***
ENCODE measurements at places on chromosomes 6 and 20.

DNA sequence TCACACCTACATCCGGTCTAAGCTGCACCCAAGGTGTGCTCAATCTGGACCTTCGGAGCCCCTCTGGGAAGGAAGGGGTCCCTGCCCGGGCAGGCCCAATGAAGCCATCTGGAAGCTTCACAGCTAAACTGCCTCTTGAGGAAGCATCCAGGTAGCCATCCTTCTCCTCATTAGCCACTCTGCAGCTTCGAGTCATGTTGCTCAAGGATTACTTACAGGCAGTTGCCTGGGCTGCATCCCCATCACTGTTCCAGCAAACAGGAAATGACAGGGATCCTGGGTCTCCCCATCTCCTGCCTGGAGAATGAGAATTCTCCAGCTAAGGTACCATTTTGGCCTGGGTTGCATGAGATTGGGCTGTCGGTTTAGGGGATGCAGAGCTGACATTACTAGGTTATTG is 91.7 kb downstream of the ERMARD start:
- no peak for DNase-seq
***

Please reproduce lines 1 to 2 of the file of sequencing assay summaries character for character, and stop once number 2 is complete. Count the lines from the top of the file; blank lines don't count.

ENCODE measurements at places on chromosomes 6 and 20.

DNA sequence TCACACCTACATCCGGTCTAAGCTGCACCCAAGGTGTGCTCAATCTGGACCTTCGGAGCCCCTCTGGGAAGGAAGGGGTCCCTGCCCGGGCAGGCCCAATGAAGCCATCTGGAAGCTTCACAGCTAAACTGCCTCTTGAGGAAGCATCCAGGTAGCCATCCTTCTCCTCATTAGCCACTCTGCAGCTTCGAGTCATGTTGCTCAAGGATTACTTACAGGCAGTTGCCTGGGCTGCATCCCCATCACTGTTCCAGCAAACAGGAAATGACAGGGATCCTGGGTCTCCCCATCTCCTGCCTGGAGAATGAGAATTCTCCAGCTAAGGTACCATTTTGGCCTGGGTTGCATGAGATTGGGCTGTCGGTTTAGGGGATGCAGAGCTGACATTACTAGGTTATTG is 91.7 kb downstream of the ERMARD start: